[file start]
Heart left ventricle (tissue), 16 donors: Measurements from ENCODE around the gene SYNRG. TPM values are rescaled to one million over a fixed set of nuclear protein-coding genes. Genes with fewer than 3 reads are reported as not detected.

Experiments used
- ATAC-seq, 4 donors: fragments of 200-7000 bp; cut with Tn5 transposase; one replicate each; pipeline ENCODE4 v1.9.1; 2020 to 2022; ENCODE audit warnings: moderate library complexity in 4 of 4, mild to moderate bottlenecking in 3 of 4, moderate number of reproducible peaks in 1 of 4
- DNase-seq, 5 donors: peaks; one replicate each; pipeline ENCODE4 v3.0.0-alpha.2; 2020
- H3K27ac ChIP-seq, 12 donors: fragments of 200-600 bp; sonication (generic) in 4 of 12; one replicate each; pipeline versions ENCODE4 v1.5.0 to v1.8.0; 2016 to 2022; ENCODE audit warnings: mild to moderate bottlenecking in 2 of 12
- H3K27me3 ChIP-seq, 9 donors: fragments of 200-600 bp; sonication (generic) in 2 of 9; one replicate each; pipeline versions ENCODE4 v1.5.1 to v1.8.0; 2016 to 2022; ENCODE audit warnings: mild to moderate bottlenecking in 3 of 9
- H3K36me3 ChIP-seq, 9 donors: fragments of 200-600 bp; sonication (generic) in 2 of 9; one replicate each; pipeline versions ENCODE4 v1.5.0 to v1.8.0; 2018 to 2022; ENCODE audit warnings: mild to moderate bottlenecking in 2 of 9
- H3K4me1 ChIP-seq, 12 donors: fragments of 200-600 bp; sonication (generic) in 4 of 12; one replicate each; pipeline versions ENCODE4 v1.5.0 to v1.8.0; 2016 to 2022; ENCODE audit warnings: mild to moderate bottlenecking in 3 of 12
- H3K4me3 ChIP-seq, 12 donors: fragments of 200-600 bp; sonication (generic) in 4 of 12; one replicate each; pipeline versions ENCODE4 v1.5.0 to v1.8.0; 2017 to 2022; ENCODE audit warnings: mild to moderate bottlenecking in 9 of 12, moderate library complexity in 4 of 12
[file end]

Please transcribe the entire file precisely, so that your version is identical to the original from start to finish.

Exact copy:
Heart left ventricle (tissue), 16 donors: Measurements from ENCODE around the gene SYNRG. TPM values are rescaled to one million over a fixed set of nuclear protein-coding genes. Genes with fewer than 3 reads are reported as not detected.

Experiments used
- ATAC-seq, 4 donors: fragments of 200-7000 bp; cut with Tn5 transposase; one replicate each; pipeline ENCODE4 v1.9.1; 2020 to 2022; ENCODE audit warnings: moderate library complexity in 4 of 4, mild to moderate bottlenecking in 3 of 4, moderate number of reproducible peaks in 1 of 4
- DNase-seq, 5 donors: peaks; one replicate each; pipeline ENCODE4 v3.0.0-alpha.2; 2020
- H3K27ac ChIP-seq, 12 donors: fragments of 200-600 bp; sonication (generic) in 4 of 12; one replicate each; pipeline versions ENCODE4 v1.5.0 to v1.8.0; 2016 to 2022; ENCODE audit warnings: mild to moderate bottlenecking in 2 of 12
- H3K27me3 ChIP-seq, 9 donors: fragments of 200-600 bp; sonication (generic) in 2 of 9; one replicate each; pipeline versions ENCODE4 v1.5.1 to v1.8.0; 2016 to 2022; ENCODE audit warnings: mild to moderate bottlenecking in 3 of 9
- H3K36me3 ChIP-seq, 9 donors: fragments of 200-600 bp; sonication (generic) in 2 of 9; one replicate each; pipeline versions ENCODE4 v1.5.0 to v1.8.0; 2018 to 2022; ENCODE audit warnings: mild to moderate bottlenecking in 2 of 9
- H3K4me1 ChIP-seq, 12 donors: fragments of 200-600 bp; sonication (generic) in 4 of 12; one replicate each; pipeline versions ENCODE4 v1.5.0 to v1.8.0; 2016 to 2022; ENCODE audit warnings: mild to moderate bottlenecking in 3 of 12
- H3K4me3 ChIP-seq, 12 donors: fragments of 200-600 bp; sonication (generic) in 4 of 12; one replicate each; pipeline versions ENCODE4 v1.5.0 to v1.8.0; 2017 to 2022; ENCODE audit warnings: mild to moderate bottlenecking in 9 of 12, moderate library complexity in 4 of 12